1. Zieger, Michael The Iron Chancellor J& QPublishers 1979.
2. Geiss, Imanuel Bridgham, Fred The Question of German Unification: 1806-1996 University of California Press 1999
3. Schneider, Bruno German Empire Pacific Press 2000
4. Eyck, Erich Bismarck and the German Empire W.W. Norton & Company 1964
Germany West East
In the post-unification Germany of the present, the country seems to be caught between two worlds. Certainly, reservations about German power have tapered off. Germany has not become an irredentist nationalist power in European Union attire. In its relations with Western Europe, Germany has been successful in dispelling such fears. In Eastern Europe, the perception and the actual role of Germany is not bathed as much in the warm light of multilateralism. The challenge is not just for Germany to work harder to convince the East that it is well-intentioned. The deeper challenge however is to confront the fact that historical and structural constraints converge to create a situation of asymmetric dependence, rather than asymmetric interdependence, complicated further by the process of European integration and globalization. As being the land in between ussia and Germany, one can understand their nervousness. However, Germany is part of the West…
Adebahr, Cornelius. The Comprehensive Approach to Crisis Management in a Concerted Weimar
Effort. Genshagen: Genshagen Foundation, 2011. 1-18.
"Berlin's European Recession." German-foreign-policy.. German-foreign-policy., 16 March 2012. Web.
22 Mar 2012.
Nationalism was a global trend by the time the Great War broke out. Each nation state developed its own national identity via the use of myths, symbols, and ideology that ranged from ethnic solidarity to political values. Nationalism in Germany became especially potent after the Franco-Prussian War, during which Bismarck wielded his political and military prowess in formidable ways. Crucial to winning the war campaign was a sense of national pride and identity, which Otto von Bismarck promoted through an idealized unity between disparate religious and cultural groups within the various German-speaking states. In addition to promoting a sense of regional identity, Bismarck also championed the vision of an epic, legendary, heroic German state grounded in a sense of power and prestige. Also characteristic to German nationalism was a sense of pride in the act of struggle itself, another point that Bismarck promoted through his speeches. German nationalism had been…
Bismarck, Otto von. The Imperial Proclamation, January 18, 1871
Otto von Bismarck: Letter to Minister von Manteuffel, 1856
Otto von Bismark: Nationalist Speech. April 1, 1895. Retrieved online: https://kquazza.files.wordpress.com/2012/11/blood-and-iron-nationalist-speech.pdf
Johann Gustav Droysen: Speech to the Frankfurt Assembly, 1848
orld ar I and orld ar II, a great deal of interest has been paid to the German Christian Church and Movement. The focus of this discussion will be on the German Christian Church and movement, specifically the protestant Church (people's church), after I and through II and the Nazi movement. The purpose of this discussion is to illustrate that the protestant German Christian church's ideology was not a product of Nazi orders or a response to Neo-Pagan influences, but in fact, was derivative of the post I culture of German.
According to a book entitled Twisted Cross: the German Christian Movement in the Third Reich, the German Christian Movement was composed of Protestants, both clergy and lay people. The author asserts that people that were a part of this movement believed that Nazi Rule was a prime opportunity to spread Christian ideology.
Members of the movement believed…
Baranowski, Shelley. "The 1933 German Protestant Church Elections: Machtpolitik or Accommodatlon?." Church History 49, no. 3 (1980): 298-315.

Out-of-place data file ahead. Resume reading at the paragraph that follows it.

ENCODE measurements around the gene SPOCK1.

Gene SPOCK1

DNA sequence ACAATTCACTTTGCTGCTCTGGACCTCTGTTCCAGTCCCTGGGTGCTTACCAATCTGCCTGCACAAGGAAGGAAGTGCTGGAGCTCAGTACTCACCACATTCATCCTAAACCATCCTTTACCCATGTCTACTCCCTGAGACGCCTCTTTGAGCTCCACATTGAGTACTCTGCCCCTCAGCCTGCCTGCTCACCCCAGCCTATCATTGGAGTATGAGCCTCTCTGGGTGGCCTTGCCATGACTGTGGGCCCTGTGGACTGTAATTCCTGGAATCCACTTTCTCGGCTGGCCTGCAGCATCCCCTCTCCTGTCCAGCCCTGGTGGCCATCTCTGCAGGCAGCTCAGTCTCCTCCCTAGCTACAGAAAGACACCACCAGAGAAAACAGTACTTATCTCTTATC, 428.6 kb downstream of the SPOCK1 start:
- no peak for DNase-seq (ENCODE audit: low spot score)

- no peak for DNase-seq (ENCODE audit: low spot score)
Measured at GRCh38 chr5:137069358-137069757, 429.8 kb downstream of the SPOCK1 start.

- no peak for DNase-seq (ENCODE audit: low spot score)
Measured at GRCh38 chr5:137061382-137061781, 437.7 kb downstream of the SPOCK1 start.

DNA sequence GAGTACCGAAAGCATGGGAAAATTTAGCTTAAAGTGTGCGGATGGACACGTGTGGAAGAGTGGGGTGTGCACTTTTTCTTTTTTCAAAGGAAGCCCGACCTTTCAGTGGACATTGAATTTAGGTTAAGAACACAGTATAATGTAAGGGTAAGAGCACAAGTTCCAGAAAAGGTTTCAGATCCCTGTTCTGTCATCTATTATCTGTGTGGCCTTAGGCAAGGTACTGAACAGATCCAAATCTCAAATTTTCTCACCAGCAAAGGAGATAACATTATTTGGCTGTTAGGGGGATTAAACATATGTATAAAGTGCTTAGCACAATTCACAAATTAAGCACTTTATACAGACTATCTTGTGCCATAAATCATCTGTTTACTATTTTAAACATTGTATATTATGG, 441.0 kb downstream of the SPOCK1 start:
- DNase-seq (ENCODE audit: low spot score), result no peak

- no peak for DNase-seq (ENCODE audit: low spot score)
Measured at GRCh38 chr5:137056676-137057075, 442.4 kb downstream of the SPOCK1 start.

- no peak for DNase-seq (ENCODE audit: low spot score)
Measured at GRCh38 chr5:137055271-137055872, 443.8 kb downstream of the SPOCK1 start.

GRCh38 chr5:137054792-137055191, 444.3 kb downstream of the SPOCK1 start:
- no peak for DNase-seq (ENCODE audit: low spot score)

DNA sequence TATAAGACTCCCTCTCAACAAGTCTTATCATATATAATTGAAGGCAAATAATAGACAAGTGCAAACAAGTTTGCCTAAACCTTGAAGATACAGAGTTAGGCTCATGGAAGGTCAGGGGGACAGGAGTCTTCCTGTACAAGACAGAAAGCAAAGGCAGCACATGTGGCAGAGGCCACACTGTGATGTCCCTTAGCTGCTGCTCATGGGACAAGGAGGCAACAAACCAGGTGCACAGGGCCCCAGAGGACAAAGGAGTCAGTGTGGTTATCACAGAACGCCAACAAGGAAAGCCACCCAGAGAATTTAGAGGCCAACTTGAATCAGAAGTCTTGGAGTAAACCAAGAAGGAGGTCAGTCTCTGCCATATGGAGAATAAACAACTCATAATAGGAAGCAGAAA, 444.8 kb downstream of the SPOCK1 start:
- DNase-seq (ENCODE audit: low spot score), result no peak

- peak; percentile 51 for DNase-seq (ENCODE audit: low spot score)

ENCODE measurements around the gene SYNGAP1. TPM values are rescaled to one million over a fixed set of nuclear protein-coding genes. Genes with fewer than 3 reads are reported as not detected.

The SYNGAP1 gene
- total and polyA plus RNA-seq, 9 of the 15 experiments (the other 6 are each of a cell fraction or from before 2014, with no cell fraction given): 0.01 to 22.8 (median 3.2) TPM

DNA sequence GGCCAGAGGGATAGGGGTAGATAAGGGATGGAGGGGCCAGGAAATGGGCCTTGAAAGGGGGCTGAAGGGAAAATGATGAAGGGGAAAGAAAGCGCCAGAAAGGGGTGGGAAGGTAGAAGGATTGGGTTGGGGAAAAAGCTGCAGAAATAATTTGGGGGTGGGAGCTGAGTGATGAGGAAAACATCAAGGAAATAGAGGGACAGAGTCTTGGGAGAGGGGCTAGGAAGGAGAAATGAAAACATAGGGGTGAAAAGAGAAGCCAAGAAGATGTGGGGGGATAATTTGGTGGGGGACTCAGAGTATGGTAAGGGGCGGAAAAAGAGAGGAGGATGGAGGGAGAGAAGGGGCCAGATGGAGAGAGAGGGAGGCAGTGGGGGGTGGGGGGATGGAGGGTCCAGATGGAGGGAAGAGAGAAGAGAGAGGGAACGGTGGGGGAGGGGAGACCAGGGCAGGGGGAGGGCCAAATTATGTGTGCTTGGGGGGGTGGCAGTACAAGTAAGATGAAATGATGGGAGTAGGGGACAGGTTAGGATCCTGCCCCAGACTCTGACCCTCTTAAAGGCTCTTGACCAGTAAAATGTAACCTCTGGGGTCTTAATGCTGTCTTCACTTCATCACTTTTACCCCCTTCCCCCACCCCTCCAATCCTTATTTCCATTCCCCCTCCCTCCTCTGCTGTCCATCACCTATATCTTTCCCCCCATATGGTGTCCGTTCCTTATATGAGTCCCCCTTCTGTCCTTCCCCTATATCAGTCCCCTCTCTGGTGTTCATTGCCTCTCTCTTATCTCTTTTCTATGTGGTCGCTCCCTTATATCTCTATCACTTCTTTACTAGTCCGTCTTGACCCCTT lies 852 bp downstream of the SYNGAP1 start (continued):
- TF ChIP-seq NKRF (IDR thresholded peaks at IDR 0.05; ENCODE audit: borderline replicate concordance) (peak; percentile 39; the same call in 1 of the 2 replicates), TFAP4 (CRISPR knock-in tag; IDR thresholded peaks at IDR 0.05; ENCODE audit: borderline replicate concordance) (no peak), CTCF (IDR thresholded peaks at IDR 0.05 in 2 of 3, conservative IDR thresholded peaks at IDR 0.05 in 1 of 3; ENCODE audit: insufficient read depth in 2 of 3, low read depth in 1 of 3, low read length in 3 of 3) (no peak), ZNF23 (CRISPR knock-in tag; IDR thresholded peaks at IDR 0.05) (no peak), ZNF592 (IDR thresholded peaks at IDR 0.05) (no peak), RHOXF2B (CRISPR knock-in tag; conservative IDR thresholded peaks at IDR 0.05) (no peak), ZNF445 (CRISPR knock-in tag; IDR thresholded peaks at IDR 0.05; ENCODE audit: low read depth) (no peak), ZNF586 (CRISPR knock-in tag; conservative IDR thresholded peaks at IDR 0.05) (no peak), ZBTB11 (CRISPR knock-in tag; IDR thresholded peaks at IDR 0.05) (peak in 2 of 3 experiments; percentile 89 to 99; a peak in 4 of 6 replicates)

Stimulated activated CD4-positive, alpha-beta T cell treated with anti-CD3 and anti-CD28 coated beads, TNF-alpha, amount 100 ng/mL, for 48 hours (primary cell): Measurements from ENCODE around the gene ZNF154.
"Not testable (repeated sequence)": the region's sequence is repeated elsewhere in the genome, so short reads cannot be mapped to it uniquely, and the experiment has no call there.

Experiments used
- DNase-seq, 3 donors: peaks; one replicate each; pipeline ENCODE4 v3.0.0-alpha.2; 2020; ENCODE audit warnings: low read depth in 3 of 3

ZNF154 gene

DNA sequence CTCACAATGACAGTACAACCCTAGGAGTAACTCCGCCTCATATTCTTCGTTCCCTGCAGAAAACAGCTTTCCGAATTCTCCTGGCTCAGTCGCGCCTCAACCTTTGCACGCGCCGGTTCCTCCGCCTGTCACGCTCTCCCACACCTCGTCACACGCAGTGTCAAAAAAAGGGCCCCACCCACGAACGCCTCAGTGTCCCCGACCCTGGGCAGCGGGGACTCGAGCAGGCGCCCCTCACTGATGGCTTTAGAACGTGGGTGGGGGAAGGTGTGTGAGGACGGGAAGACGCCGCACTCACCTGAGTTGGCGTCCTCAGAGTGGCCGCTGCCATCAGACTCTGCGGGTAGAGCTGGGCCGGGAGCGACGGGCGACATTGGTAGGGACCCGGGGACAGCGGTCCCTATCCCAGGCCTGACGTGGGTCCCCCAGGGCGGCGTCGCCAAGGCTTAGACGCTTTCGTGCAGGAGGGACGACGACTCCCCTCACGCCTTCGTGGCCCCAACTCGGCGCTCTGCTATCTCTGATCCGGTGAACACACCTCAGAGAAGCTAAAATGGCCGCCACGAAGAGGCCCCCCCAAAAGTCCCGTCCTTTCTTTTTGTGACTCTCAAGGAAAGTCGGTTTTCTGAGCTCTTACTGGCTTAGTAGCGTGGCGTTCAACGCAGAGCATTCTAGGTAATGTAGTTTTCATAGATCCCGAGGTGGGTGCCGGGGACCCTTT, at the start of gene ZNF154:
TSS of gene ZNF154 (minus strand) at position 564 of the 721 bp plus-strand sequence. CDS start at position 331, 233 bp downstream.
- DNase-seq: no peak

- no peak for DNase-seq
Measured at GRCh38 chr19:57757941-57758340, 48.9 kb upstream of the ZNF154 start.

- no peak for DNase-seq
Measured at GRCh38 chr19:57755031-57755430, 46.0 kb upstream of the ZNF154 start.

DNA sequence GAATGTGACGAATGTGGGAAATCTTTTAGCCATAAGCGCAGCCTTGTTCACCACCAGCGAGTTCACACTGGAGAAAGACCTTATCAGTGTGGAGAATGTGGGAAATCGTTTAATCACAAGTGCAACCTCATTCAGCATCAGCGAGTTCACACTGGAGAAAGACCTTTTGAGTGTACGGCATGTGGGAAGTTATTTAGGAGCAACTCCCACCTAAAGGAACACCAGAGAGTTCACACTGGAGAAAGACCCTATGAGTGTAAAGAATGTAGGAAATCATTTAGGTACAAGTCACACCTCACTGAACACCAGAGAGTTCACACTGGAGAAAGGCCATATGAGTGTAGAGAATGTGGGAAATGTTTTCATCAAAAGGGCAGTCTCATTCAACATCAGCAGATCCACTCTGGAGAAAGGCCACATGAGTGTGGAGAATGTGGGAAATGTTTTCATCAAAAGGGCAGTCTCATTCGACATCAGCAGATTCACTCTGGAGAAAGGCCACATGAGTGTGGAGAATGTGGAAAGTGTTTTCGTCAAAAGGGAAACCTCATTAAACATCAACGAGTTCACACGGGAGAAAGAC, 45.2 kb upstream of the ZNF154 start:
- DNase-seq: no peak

GERMANY & COMPOSITION OF GOVERNMENT. The research focus CURRENT ( year ) developments composition government. Preferred Resources: 1)The Economist 2) BBC News .
Development and Composition of German Government
Federalism is a key feature of the political system of Germany and its governance. Federalism dates back in the period after orld ar II when Germany was under the leadership Prussians. At this time, "Germany" consisted of a patchwork of states. These states formed the "Old Empire" (Altes Reich) with a common institution, the so-called Immerwahrender Reichstag in Regensburg (1663 -- 1806), composed of representatives of the respective territories. Its key features were power-sharing, bargaining and compromise-seeking (Kitschelt and olfgang 16).
Following the dissolution of that Empire in 1806, 39 territories formed, under Napoleon's protectorate, the Rheinbund (Rhine-Confederation) which was unwieldy and inefficient. The Vienna Congress in 1815 established, the confederal Deutscher Bund, as successor of the Old Empire and with…
Kitschelt, H., and S. Wolfgang. "Germany: Beyond the Stable State (Special Issue),, 26:4." West European Politics 26.4 (2010): 12-26. Print.
Scarrow, Susan. "Party Subsidies and the Freezing of Party Competition: Do Cartels Work?" West European Politics 29.4 (2010): 619-39. Print.
Streeck, Wolfgang, and Thelen. Kathleen. . Beyond Continuity: Institutional Change in Advanced Political Economies (Eds). Oxford: Oxford University Press, 2005. Print.
The Economist. "Ready for a Bush Hug " The Economist 2006: 15-19. Print.
The naked man causes Ludwig to feel odd and in his desperation, pleads to the heavens to help him signifying his other rebellion, his dormant homosexuality. The wedding follows and Elisabeth steals the show with Sophie falling to the background. What happens later is a failed rendezvous with a prostitute and other failed attempts of Ludwig to behave like a heterosexual. His desires to be around Wagner vs. Sophie and the subsequent scene with the valet demonstrate more and more Ludwig increasing desire to seek the company of men. This leads then to a deteriorating condition in which a bandage is over his eyes. He is fooling around in a Bavarian inn implying he yet again gives in to his homosexual tendencies much like the SA revelry in the previous movie, The Damned. The film ends with the government planning to depose him much like what happened in reality and…